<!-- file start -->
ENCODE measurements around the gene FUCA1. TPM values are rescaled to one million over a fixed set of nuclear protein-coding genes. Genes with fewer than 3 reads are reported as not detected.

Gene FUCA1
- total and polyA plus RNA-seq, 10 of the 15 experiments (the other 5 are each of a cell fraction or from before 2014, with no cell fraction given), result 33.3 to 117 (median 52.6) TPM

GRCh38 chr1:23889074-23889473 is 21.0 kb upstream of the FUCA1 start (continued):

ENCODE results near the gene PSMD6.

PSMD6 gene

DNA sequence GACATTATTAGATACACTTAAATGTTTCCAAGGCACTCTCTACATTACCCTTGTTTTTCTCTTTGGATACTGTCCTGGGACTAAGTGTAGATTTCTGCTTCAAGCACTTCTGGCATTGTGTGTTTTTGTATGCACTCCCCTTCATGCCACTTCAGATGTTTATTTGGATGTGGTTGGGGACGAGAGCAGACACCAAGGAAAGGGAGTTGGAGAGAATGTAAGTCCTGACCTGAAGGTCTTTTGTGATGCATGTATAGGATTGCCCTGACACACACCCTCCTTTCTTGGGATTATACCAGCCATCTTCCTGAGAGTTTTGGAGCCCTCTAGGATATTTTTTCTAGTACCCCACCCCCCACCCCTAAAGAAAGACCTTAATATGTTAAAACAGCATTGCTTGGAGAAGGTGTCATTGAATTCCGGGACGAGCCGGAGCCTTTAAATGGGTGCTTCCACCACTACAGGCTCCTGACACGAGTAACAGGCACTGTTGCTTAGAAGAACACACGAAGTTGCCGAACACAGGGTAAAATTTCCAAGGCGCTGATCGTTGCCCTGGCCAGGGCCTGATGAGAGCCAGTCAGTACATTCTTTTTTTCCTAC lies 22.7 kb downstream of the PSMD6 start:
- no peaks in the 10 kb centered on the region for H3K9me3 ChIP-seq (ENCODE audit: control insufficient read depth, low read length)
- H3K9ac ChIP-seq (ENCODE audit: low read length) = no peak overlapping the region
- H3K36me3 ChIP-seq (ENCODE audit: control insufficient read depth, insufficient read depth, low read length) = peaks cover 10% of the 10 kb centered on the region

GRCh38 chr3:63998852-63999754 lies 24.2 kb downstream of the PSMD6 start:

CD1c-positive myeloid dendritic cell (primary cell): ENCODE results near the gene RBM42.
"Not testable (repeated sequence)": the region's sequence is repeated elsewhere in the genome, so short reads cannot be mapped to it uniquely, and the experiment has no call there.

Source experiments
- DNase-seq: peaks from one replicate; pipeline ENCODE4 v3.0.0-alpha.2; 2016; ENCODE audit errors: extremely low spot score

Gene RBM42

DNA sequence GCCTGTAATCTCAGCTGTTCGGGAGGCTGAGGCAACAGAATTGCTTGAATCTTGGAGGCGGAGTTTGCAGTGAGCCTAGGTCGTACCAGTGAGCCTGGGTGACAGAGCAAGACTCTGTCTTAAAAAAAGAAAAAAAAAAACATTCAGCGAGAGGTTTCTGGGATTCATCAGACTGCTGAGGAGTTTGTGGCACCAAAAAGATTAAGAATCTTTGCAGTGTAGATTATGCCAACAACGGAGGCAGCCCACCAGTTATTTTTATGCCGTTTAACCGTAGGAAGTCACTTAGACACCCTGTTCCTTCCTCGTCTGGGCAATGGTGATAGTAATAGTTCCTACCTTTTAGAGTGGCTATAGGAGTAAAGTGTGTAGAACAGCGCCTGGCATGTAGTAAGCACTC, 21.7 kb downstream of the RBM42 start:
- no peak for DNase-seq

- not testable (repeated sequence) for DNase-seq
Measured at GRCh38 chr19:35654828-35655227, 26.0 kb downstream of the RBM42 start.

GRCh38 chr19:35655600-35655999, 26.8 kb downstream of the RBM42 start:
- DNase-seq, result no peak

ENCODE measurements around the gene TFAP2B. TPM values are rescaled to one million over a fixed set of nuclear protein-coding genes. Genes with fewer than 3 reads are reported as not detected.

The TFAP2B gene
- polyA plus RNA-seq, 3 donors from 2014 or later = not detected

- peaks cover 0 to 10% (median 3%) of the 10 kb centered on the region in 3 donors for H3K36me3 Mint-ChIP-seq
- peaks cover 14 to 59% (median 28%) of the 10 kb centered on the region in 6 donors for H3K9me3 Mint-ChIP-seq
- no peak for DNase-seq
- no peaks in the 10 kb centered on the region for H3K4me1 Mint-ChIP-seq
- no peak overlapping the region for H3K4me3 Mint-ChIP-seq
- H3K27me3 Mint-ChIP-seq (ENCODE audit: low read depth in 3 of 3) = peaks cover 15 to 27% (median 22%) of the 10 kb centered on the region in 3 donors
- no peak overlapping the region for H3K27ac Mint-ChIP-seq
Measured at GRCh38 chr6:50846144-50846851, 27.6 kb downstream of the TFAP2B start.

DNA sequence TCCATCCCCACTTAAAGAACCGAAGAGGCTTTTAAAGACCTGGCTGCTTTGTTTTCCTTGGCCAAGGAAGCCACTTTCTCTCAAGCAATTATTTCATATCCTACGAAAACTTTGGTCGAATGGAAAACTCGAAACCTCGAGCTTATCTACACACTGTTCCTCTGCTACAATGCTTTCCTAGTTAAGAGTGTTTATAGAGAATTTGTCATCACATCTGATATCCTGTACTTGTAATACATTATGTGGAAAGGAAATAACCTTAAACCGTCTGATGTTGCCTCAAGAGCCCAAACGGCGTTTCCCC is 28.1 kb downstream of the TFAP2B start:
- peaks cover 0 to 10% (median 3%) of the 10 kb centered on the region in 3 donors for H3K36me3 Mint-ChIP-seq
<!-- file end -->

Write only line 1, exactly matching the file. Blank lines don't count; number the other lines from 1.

ENCODE measurements around the gene FUCA1. TPM values are rescaled to one million over a fixed set of nuclear protein-coding genes. Genes with fewer than 3 reads are reported as not detected.